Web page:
You can use "proc greplay" to overlay one map onto another.
Or, you can build an "annotate" substitute for the 2nd map, and annotate/overlay that onto the first map (for example using gremove on a county map to get the coordinates of just the state outline, and then using annotate move/draw to draw the state outline polygons).
Both of these answers are a bit tricky & involved. If you could post up some more details on what you're wanting to do, I might can point you towards a helpful example. :-)
Hello. Here are the details:
My first map is the outline, meaning no county borders displayed, of the state of Virginia. I have the mapping data for the state.
The map I want to overlay is a single state Senate district. The district is just displayed as a solid. No legends are used for the maps. I have the mapping data for the districts and been using GMAP for choro maps for a related task.
The only other technical piece of this is that I will want to locate the combined maps in the upper right quadrant of the page (portrait).
Eventually I will want to do this process 40 times to produce combined maps reflecting the 40 Senate districts in the state.
Eventually I will be putting the combined maps into WORD. I use GMAP with a filename for the ouput and use device=CGMOFMP. thanks. Jeff
Thanks for the details - that helps/simplifies matters!
Since this map has fairly simple areas (just 1 state, and 1 region within that state), I recommend actually "combining" these 2 map areas together into 1 map (rather than trying to overlay or annotate one on top of the other).
Here is some sample code to demonstrate the technique - since I don't have any Senate district maps, I'm just using a county map to show the technique. Note that both the state map and the Senate district map must have their X/Y coordinates as long/lat values in unprojected radians (ie, consistent coordinate systems).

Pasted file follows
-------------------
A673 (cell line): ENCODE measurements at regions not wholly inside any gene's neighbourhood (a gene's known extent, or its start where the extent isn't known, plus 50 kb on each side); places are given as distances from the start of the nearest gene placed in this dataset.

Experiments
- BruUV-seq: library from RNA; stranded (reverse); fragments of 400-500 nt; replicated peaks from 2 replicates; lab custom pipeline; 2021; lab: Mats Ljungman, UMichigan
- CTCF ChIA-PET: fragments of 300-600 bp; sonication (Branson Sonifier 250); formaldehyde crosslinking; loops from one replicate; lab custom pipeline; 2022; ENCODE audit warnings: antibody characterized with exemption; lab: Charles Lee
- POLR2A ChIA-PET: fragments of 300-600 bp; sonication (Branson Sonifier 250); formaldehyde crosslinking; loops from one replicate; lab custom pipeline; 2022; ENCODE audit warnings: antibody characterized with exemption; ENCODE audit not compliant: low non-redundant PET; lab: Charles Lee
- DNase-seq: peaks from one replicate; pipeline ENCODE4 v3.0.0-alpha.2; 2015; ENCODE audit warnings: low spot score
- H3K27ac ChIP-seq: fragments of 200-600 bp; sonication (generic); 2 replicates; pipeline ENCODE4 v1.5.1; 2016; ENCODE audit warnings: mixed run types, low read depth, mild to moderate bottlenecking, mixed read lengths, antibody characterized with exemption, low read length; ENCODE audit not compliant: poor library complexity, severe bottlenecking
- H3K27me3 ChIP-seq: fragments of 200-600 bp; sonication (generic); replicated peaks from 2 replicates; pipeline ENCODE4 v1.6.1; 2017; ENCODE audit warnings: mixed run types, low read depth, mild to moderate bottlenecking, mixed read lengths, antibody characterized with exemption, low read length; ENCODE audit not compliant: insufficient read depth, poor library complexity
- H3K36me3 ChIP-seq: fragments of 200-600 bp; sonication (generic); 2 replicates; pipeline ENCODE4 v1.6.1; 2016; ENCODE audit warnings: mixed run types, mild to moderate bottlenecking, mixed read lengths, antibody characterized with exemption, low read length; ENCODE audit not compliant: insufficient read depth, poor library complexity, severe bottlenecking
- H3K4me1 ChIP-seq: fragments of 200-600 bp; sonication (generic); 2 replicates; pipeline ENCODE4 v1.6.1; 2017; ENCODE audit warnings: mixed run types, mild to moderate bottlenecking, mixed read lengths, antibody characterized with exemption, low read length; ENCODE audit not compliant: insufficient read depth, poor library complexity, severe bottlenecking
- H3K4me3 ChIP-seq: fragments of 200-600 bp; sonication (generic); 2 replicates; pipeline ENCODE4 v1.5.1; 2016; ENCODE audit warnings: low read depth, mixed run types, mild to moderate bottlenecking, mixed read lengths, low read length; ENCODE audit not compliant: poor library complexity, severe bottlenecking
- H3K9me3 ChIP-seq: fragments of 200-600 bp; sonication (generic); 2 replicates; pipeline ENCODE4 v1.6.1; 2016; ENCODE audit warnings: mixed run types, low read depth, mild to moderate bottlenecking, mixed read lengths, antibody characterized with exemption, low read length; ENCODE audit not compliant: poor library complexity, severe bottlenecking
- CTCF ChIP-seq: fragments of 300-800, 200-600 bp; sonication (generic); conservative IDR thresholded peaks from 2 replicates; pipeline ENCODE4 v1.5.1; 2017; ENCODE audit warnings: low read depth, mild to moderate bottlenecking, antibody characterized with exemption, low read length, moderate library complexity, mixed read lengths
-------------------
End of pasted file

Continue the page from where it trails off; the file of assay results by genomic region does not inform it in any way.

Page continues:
/* Get 1 state outline area */
data state; set maps.states (where=(state=stfips('NC')));
/* get 1 county (or senate district, etc) */
data district; set maps.counties (where=(state=stfips('NC') and county=183));
data combined; set state district; run;
proc gproject data=combined out=projected;
pattern1 v=solid c=tan;
pattern2 v=solid c=red;
title "Area 'foo' in North Carolina";
proc gmap map=projected data=projected;
choro fake_id / discrete coutline=gray44 nolegend;
Note that the above "trick" works, because traditional SAS/Graph "proc gmap" allows you to have overlapping map areas (ie, the map does not have to be "topologically correct" with all areas having common/shared borders and no overlapping areas).
This is an advantage, imho, of using gmap (which is just a simple polygon-drawing tool), versus full-fledged GIS system (which would tend to require topologically correct maps, to be able to do GIS-ey things).
You could write a little macro that takes 1 parameter (the Senate district), and subsets the data, and draws the map.
Then you could call/run the macro 40 times, each time passing a different senate district (this one's brute force, requiring 40 lines of code ... but is very easy). Since your data isn't changing, this brute force technique isn't too bad.
... or create a data set containing the 40 senate districts, and use a "data step" to loop through all of them, calling the macro & passing a different district to it each time. The coding for this is a little tricky, but if your data was changing (ie, doing different states, with different senate districts, etc) then it would be good to have this programmatically data driven technique, rather than having to hard-code the macro calls each time.